“I realized that a pen in my hand sometimes serves me better than the tongue in my mouth.” — Me, Myself & I
When I was approximately three feet off the ground, I recall that I loved to flip through pages and inhale the musty aroma of disused books. It always left me in awe- how words could resonate so loudly in one’s head without even being physically spoken. There was something magical about the fluidity of the sentences, how one beautiful thought emerged from another, how people- though unreal- could be loved and hated. There was also this visualization thing. Books created the scenario in my head and the story would play out like I was in a theatre and the projector was my mind.
Well, that was it about reading. I spent an entire summer once reading around five-score books that spanned various genres. The power of the written word became more lucid to me with each page I turned. Then, one day I decided: I am going to be a writer.
It started off with me conjuring up a plot and characters. Wording the story was duck soup and my twelve-year-old mind considered it fine for a chapter to comprise of a meager 500 words. Later, when I re-read the story, I would go on to commend my efforts, but I knew that my penmanship was only in its embryonic stages.
Books like the Hush, Hush saga (Becca Fitzpatrick) and the Blue is for Nightmares series (Laurie Faria Stolarz) crossed my eyes and I devoted myself to reading these and oodles more just to delve into the world of fiction. But I was still discontented, because I wanted to be a part of a world of fictional characters that I could call my own.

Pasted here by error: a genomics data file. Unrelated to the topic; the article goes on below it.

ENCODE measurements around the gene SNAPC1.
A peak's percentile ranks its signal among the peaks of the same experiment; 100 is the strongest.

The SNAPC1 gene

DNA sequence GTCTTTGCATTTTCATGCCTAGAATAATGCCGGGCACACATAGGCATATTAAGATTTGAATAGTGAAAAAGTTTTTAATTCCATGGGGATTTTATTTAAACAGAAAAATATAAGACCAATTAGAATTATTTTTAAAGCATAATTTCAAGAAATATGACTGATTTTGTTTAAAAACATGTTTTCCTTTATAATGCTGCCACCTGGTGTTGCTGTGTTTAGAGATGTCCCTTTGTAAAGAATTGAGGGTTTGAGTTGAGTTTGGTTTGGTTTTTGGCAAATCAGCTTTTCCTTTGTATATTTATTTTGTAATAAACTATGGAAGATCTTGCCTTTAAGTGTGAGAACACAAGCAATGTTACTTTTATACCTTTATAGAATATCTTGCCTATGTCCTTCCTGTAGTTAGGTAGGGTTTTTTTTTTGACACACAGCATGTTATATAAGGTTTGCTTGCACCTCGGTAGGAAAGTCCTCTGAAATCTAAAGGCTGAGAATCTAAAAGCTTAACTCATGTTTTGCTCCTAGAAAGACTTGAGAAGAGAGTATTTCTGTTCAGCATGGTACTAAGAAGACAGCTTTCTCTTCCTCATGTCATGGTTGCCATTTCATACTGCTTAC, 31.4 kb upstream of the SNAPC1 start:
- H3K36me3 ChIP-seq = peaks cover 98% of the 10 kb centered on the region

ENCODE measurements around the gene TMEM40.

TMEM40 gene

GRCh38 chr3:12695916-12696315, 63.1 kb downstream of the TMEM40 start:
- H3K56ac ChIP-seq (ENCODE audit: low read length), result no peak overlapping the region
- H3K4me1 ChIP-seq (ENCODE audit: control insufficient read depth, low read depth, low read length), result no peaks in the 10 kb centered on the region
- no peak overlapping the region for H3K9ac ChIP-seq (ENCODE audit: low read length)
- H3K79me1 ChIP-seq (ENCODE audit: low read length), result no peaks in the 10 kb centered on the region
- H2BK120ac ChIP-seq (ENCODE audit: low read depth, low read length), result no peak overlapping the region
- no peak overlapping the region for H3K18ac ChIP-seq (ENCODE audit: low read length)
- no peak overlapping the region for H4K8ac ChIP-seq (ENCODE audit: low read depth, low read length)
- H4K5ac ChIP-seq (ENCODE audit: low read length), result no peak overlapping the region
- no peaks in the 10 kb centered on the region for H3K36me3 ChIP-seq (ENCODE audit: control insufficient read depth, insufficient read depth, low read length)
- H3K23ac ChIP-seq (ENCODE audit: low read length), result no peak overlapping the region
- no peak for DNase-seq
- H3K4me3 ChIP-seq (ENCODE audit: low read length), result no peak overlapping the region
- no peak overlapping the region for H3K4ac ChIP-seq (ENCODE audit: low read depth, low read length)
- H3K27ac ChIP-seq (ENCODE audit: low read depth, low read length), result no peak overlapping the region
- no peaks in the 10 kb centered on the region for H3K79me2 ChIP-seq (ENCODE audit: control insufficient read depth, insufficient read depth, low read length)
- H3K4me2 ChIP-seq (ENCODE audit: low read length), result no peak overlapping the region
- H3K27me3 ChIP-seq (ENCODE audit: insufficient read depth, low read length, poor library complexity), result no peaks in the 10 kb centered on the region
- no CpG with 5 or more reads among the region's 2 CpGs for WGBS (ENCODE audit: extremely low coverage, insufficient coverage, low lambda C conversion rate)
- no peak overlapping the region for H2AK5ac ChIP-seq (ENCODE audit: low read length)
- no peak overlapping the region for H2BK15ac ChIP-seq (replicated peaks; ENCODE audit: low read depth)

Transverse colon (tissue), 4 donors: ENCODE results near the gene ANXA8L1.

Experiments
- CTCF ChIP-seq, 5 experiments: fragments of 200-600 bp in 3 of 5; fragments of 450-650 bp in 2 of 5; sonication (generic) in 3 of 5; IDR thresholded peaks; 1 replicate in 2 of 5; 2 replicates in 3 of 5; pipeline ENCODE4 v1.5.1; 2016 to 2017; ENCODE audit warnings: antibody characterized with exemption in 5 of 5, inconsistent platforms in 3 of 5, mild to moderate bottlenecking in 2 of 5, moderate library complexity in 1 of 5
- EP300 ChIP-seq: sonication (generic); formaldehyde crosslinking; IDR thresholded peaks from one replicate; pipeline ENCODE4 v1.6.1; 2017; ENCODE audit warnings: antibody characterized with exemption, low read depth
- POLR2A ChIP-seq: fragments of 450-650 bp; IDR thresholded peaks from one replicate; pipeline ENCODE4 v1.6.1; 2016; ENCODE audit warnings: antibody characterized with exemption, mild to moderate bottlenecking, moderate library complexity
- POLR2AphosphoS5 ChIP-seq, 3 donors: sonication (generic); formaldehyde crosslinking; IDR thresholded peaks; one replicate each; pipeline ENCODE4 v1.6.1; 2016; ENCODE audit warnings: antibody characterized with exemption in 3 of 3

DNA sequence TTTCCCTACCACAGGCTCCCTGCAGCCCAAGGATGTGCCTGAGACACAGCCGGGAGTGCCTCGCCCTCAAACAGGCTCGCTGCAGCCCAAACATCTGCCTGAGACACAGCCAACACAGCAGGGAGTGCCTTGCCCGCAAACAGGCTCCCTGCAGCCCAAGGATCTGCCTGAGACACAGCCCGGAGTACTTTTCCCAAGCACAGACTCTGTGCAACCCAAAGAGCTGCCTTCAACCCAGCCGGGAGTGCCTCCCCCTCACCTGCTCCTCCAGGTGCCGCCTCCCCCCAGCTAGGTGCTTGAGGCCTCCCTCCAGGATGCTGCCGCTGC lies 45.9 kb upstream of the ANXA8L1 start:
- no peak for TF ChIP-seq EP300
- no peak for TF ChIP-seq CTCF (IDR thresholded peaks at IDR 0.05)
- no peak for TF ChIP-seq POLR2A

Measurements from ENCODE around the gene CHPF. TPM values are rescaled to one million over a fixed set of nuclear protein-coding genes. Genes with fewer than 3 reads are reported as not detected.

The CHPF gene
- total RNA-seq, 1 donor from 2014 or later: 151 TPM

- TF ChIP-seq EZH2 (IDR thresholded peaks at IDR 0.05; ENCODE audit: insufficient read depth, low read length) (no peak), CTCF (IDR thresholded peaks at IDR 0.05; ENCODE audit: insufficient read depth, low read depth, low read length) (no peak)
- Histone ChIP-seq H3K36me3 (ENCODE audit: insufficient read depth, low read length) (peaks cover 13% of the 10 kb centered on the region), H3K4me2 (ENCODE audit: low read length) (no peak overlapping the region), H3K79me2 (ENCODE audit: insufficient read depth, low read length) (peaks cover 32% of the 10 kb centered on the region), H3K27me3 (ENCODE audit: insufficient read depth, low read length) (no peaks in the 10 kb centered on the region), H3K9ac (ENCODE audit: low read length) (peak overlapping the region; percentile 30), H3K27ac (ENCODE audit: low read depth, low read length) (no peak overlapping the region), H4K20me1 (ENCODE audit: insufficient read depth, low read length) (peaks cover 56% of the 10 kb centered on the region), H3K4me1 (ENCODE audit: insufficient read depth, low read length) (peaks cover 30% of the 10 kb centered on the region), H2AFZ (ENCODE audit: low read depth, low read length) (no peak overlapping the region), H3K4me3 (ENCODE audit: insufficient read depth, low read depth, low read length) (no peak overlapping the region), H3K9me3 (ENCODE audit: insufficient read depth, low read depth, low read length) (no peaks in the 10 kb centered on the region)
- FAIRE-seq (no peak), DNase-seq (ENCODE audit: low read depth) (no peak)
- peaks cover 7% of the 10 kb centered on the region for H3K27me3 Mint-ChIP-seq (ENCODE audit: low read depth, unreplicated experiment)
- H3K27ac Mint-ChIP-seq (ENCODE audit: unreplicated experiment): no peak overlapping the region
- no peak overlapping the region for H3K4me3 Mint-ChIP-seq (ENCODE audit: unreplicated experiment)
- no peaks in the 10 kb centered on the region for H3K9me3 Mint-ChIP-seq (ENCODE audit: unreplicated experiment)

After reading A Certain Slant of Light by Laura Whitcomb, I realized that imagination had its limits beyond the dome of the firmament.
Like an ardent devotee of art, I sat myself down, pen in hand and began crafting a dark fantasy story about a clan of vampires. It was undoubtedly stereotypical, but I could at least clap myself on the back for trying to be productive after letting my creativity hibernate for what seemed like a whole era. My endeavor was to hatch a novel (40,000 words), but I wound up with 28,000 give or take.
But that was all I needed to begin a wonderful journey of creativity and exploration of untrodden territory in my mind. Writing books and short stories has since become more than just a divertissement. It has evolved into a passion. Time saw my skills hone just as it sees the world go from glory to glory.
According to me, there is nothing more fulfilling than knowing you can touch someone with written, unspoken words.